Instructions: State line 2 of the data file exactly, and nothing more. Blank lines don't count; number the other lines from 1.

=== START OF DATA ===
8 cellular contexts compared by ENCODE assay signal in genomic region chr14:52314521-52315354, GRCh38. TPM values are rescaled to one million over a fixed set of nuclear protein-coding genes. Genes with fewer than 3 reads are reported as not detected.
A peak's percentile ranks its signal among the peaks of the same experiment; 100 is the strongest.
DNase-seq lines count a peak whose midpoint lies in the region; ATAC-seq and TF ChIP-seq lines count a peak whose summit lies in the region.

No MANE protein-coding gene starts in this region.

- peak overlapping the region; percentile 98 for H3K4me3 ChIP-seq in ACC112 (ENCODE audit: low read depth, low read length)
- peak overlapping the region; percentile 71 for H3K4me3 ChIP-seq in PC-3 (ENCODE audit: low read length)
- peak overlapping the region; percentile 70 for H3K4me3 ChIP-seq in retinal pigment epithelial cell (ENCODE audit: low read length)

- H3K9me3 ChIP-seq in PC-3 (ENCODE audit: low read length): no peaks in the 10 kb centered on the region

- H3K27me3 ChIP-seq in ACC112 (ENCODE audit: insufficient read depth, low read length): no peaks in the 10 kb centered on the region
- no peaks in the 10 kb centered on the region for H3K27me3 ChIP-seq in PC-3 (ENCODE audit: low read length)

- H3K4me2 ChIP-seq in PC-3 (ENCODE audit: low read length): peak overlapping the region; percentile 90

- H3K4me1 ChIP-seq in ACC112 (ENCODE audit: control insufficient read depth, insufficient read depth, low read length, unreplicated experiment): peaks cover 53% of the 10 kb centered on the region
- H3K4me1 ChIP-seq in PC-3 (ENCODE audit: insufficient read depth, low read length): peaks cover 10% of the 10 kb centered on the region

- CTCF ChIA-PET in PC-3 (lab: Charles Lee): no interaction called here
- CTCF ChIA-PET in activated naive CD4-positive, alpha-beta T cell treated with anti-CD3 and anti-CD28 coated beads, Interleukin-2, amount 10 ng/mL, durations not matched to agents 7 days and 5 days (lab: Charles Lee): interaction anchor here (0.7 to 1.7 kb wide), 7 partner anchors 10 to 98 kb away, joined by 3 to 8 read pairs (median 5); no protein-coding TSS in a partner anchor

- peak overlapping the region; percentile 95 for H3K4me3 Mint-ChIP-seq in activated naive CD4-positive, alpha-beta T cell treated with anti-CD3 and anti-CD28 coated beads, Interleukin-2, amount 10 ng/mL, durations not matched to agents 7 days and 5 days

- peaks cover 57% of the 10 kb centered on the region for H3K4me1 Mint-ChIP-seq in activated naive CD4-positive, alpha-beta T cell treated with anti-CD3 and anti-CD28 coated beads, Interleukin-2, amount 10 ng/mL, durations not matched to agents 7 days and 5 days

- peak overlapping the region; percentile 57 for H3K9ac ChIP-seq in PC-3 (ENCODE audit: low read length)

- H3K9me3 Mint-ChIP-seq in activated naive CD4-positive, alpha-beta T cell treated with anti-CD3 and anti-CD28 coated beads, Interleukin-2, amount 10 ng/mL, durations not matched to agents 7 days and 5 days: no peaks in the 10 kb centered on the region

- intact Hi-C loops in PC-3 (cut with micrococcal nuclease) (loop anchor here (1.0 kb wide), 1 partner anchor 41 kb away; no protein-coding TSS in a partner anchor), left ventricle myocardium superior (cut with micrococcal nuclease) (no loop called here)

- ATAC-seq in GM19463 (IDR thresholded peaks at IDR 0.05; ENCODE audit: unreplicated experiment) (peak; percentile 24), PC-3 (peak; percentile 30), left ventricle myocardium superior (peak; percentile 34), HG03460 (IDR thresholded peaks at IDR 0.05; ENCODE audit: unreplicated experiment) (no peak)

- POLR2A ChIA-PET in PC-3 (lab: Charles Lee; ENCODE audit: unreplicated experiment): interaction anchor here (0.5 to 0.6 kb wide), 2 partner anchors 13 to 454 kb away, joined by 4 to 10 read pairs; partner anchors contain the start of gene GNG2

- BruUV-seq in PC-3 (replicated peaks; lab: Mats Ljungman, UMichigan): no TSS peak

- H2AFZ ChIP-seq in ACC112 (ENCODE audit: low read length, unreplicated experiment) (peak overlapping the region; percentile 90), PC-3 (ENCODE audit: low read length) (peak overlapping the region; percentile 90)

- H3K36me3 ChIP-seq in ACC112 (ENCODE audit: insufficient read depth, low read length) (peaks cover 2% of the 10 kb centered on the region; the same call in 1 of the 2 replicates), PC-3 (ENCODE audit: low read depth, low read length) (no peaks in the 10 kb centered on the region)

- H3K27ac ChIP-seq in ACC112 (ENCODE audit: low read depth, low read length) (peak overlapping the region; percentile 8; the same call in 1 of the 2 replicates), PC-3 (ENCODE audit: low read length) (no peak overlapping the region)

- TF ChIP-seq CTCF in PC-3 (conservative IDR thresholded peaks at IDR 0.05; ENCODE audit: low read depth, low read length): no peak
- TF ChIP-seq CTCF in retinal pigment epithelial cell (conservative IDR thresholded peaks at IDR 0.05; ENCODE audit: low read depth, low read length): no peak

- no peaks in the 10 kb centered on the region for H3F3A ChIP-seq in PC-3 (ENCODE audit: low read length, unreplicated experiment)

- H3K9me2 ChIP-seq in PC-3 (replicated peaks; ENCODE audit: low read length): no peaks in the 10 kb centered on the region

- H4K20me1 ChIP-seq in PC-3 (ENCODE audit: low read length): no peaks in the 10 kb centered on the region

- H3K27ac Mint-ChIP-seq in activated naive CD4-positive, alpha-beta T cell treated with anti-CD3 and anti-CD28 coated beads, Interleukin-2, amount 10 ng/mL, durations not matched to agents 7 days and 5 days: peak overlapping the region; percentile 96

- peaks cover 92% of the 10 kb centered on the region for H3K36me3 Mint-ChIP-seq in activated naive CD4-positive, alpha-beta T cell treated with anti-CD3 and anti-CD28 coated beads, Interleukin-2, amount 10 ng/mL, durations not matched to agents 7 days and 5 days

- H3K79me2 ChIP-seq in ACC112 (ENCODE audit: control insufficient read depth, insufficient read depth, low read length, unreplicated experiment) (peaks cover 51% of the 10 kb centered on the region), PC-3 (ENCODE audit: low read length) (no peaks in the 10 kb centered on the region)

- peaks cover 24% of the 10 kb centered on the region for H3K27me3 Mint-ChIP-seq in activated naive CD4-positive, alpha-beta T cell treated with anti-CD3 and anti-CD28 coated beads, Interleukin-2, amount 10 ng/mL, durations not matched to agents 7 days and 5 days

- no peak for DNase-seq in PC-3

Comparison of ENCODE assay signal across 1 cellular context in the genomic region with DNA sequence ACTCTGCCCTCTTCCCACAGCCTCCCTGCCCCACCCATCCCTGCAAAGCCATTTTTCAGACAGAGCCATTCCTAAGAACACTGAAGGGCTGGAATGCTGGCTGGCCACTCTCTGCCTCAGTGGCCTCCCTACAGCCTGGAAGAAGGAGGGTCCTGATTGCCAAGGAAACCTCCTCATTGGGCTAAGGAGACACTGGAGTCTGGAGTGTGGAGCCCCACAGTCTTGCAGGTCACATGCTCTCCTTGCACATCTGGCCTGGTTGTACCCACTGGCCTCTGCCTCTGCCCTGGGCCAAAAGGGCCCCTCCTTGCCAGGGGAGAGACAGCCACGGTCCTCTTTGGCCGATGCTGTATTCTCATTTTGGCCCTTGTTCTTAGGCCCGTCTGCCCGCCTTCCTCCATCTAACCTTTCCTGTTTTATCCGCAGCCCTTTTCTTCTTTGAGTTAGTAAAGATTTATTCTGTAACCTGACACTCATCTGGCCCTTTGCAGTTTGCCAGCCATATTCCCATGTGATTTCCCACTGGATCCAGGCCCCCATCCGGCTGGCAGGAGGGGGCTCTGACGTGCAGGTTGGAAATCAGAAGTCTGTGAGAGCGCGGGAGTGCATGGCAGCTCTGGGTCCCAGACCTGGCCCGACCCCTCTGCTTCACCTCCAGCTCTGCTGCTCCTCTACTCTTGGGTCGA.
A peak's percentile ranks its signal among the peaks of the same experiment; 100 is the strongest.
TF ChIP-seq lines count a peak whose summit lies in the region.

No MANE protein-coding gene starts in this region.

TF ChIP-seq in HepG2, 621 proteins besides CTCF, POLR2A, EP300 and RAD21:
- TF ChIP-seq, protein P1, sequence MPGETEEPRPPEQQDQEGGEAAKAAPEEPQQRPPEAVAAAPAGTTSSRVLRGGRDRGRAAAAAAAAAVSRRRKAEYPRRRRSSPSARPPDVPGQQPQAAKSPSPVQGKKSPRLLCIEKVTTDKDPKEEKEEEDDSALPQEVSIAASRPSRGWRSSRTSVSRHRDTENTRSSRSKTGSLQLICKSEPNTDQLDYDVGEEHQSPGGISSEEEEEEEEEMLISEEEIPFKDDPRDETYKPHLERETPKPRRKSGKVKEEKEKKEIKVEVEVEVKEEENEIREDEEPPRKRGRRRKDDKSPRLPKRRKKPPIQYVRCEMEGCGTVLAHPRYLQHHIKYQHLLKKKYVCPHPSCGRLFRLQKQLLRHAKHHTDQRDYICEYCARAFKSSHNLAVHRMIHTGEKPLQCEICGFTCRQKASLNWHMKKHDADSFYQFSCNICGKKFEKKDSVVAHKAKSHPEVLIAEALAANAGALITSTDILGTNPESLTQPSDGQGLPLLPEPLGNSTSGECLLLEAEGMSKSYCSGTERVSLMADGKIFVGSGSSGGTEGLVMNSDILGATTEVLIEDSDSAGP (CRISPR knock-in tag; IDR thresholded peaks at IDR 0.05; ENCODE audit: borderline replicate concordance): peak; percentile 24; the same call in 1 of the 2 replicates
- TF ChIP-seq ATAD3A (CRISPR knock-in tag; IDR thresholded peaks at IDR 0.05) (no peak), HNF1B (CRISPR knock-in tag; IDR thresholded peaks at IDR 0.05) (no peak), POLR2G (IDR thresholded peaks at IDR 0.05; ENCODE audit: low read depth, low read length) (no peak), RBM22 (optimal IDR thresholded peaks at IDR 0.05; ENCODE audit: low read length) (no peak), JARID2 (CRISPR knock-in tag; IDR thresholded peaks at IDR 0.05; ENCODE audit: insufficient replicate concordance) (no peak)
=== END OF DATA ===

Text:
A peak's percentile ranks its signal among the peaks of the same experiment; 100 is the strongest.